Tuesday, April 30, 2013

A good image: worth a thousand words

As you know, I try to scan every collage - even the small collage tags - into the archive. They are scanned at a super-high resolution - usually 800 dpi and above. Some say that's overkill, but the resulting prints are beautiful, and true to the originals. Well, as true as they can be, given that they're flat - not layered.

However, sometimes, a deadline looms, and there's not time to have pieces scanned. This wasn't a problem until recently, when I began making collages larger than the 9"x12" size my scanner accommodates.

Of course, I tell myself it will never happen again, then, gulp, it does. Usually, it takes a few days to get an image scanned. I hope to build that into my deadlines in the future.

You might ask, how about a photograph? Well, that works fine for some art, but in my experience, photographs don't capture the nuances of the antique engravings that are often part of my work.

Below are examples of three collages that were scanned recently, and the images of them that were posted before the scans. The collages were framed at this point, so they had to be removed from the frames. Happily, my framer put them back together at no additional charge, one benefit of establishing a strong, working relationship with her.

The Grand Tour: Bird's Eye view - scanned
In the photo, the entire image is washed out, especially the map.
It's missing small, last-minute changes, because I didn't have my camera
at the studio. I now keep it there, because even a so-so photo
is better than not having any image of a finished piece.

The Grand Tour: Riding the Waves - scanned

Note how much more detailed the clothing is in the scanned image. As in the previous
piece, the photo's minus work done after it was shot. The perspective's off, too,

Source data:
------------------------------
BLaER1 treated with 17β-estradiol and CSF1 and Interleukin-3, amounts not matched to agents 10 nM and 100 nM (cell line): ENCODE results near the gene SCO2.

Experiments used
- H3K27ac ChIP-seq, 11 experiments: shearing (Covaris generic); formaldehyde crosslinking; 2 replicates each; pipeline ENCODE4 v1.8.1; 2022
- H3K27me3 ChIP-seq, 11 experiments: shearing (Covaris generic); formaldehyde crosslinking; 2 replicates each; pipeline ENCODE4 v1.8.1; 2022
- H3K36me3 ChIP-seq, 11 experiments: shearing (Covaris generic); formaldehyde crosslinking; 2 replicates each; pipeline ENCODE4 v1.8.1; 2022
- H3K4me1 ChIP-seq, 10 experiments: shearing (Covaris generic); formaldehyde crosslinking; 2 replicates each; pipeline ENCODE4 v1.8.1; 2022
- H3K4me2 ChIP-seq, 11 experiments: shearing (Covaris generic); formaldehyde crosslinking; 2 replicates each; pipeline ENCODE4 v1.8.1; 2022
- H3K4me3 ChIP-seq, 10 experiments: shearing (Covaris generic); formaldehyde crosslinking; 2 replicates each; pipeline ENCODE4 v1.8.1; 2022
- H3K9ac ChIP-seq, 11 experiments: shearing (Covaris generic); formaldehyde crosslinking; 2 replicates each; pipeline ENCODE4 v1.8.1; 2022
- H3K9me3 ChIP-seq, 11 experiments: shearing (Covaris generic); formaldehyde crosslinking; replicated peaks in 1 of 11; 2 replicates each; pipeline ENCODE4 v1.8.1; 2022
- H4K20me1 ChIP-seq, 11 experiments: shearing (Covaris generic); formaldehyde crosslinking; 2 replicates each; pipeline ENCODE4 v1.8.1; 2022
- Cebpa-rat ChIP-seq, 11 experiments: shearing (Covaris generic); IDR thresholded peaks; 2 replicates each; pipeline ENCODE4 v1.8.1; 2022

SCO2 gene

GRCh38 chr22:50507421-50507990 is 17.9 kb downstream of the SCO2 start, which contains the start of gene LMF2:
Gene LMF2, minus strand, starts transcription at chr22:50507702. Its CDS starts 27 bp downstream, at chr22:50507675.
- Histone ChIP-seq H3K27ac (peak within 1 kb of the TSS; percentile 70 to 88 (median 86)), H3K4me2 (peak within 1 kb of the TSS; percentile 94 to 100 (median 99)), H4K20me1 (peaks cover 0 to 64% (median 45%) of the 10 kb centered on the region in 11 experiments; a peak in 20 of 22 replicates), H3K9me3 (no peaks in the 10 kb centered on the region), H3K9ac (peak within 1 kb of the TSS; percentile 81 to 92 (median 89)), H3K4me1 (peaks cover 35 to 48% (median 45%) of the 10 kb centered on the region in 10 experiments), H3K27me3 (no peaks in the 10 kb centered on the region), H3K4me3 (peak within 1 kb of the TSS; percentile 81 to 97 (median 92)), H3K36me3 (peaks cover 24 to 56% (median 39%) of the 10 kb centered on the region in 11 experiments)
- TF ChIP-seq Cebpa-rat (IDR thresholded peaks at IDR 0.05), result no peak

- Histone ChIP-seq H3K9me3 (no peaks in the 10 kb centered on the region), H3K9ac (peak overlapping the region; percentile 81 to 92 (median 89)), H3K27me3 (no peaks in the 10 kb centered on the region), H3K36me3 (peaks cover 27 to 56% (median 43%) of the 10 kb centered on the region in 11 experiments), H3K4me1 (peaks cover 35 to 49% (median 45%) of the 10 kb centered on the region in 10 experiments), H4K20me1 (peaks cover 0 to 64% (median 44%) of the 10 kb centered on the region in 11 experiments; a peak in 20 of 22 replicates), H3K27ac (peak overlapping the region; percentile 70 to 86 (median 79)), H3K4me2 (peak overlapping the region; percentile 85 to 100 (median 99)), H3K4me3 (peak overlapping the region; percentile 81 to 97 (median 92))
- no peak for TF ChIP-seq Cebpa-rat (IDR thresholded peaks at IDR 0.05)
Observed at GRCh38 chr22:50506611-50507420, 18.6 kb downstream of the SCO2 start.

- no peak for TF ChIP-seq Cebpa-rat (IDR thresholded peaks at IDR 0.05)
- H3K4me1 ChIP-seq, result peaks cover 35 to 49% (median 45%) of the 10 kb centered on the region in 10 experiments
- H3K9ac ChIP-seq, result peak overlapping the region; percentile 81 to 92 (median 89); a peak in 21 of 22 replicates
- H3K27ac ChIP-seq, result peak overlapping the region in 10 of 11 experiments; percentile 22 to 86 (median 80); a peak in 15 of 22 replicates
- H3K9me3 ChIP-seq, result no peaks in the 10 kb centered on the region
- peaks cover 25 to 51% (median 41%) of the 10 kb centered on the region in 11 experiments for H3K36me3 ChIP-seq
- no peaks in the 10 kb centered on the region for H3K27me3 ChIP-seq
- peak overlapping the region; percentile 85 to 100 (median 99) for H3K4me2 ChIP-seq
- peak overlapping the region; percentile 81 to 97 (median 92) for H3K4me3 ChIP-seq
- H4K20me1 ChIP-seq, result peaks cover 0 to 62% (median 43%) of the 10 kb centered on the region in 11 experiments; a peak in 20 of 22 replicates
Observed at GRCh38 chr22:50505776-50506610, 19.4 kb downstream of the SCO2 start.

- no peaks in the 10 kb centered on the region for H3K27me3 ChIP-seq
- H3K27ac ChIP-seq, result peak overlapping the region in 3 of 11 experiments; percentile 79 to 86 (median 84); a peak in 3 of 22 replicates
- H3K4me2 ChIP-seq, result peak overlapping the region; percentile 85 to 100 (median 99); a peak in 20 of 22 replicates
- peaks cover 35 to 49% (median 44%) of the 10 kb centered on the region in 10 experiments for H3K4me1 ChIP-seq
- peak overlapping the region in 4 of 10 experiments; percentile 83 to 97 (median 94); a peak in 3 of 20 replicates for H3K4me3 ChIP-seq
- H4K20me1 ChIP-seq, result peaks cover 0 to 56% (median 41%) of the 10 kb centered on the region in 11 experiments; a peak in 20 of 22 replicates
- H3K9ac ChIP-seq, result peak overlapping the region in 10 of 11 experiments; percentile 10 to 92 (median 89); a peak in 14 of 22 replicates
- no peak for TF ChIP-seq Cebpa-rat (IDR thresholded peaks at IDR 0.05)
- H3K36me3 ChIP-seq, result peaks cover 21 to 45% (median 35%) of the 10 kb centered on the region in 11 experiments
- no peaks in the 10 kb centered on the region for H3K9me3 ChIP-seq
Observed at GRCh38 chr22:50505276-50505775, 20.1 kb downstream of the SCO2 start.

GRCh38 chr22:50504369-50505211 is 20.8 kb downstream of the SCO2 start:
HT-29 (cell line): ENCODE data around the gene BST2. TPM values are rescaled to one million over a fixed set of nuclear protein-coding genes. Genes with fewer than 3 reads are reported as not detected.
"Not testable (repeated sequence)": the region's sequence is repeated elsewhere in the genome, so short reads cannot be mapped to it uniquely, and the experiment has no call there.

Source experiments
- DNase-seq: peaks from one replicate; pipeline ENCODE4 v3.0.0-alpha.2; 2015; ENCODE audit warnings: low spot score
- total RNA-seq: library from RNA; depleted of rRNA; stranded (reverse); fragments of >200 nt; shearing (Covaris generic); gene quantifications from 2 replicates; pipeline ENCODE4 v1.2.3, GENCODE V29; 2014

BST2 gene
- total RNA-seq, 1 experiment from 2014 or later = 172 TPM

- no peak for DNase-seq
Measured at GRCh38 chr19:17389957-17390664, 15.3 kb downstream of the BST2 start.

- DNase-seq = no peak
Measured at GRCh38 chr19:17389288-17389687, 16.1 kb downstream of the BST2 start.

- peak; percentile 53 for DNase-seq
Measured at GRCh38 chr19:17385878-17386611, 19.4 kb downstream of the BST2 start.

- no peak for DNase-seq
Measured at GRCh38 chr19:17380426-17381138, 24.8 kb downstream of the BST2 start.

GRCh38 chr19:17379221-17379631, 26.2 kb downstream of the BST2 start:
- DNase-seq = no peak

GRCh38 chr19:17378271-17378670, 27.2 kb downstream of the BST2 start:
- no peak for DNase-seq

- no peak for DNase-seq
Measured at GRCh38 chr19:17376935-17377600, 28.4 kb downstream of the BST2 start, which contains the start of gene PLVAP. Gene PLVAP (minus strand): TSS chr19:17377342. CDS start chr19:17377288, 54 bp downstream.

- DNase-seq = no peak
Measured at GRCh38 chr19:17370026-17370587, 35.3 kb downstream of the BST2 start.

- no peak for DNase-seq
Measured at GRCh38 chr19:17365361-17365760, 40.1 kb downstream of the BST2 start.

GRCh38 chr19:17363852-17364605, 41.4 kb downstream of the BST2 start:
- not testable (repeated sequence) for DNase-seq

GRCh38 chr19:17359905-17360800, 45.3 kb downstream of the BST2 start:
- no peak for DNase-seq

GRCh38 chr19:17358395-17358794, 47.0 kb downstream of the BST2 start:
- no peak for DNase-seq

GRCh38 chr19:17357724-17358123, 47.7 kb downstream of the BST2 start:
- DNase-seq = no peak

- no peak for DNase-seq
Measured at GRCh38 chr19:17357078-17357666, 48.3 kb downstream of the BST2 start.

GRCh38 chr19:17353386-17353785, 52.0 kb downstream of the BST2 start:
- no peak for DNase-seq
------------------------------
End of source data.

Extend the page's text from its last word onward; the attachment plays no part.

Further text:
which is kind of cool but doesn't reflect reality. And to think that I was so desperate
to post the image, that I did. Mea culpa.

The Grand Tour: Wild Things - scanned
You know what I am going to say, the difference between
the two is that obvious!

Friday, April 26, 2013

Then and now: the studio one year later

Last April, I published a post about the new, spacious studio I had moved into at Brazee Street Studios in Oakley. At that point, I'd been at Brazee for a year in a smallish studio on the second floor. I loved it and enjoyed the company of the other artists on the floor. But when a bigger studio on the first floor opened, I jumped at the chance to move.

The photos from then show an organized, neat space. Well, as the saying goes: what a difference a year makes. Here's a look at it now ...
Looking toward the back. 
Another view of front "counter" and card racks.   
A chandelier-like ornament hanger appropriated for the "Fit to be Tied" collages tags.
Small gallery of food-themed collages to the left of the doors. The pedestal holds
a guest book for visitors to sign up for my snail mail and/or e-mail lists.
Another view toward the back, showing a card rack waiting to be restocked - which happened
 earlier in the month, before the first Open Studio of the year. In front of it: "Stuff I Can't Bear to Cut Up"
print rack, with 1932-33 Fortune magazine covers that are so beautiful they should be framed and
hung as - not used in collages. I had them matted to fit ready-made frames.

The "lounge" area, one of my favorite spots. It's nice to have a space to sit and talk